Calag Gangloff Works On Part Of Lisbon's Cable Car History

Due to its topography, the city of Lisbon has been home to urban cable cars for over 100 years. Three 19th century cable cars are still in use today as part of the public transport network and as an attraction for the city's many tourists. Now another cable car has been added. Since March 12th, Lisbon has had another cable car, the Funicular da Graça, which connects the Mouraria district (Rua dos Lagares) with the Miradouro Sophia de Mello Breyner Andresen (often referred to as Miradouro da Graça). The cable car was built by Steurer Seilbahnen, and the cabin was built by Calag Gangloff.

The new lift is intended to make it easier to climb the hill and also to promote the upgrading of the district. The lift consists of a cabin with space for 15 people, which overcomes the short but steep hill. The inauguration was long awaited, as construction of the facility had already begun in 2016. However, construction work was interrupted several times, partly due to archaeological finds. The brand new lift now makes it easier for tourists and locals to climb Graça Hill every day from 9 a.m. to 9 p.m. every 10 minutes.

The cabin of the train is visually modeled on the historic cable cars of Lisbon, Ascensor do Lavra, Ascensor da Gloria, Ascensor da Bica. The bright yellow of the cabin was complemented by a generous glass front to offer passengers the best possible view of the city during the journey. In terms of shape, a narrow cabin was deliberately designed in order to be able to transport as many people as possible per trip despite the tight conditions on site. Inside, the cabin impresses with its elegant wooden paneling on the wall elements and a wooden slatted floor. A folding bench in matching wood allows 2-3 guests to sit when the cabin is not at full capacity. Particularly noteworthy, in addition to the elegant cabin of the inclined lift, is the beautifully designed mountain and valley station of the facility, which is completely white. The Funicular da Graca is therefore a prime example of how a new cable car can be installed in existing, ancient city regions and does not differ from the historical systems in terms of charm and elegance. Since its opening, the new railway has been very well received by both the regional population and tourists.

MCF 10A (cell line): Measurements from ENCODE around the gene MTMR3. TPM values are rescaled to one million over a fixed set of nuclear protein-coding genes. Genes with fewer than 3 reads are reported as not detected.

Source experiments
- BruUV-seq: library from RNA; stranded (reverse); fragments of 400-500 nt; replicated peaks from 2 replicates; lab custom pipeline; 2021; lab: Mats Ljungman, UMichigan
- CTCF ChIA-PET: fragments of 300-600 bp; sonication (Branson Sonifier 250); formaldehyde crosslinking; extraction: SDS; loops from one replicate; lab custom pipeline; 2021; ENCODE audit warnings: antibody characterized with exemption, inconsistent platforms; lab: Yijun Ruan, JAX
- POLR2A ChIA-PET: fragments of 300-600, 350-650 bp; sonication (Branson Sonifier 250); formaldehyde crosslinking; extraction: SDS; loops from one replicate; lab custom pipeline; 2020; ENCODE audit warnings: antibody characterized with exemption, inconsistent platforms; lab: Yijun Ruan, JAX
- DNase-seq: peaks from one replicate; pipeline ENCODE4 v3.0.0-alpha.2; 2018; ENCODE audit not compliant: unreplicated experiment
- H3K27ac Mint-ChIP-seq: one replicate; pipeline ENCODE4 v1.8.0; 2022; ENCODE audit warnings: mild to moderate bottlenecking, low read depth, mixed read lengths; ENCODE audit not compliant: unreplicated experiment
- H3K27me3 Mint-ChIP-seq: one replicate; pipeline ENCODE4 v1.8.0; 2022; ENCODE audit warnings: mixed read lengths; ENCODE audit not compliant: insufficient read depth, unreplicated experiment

The cabin is one-of-a-kind and was built by Calag Gangloff in Switzerland on behalf of the cable car manufacturer Steurer. The local architectural firm Atelier Bugio is responsible for the architecture of the train and the design of the cabin and the stations.

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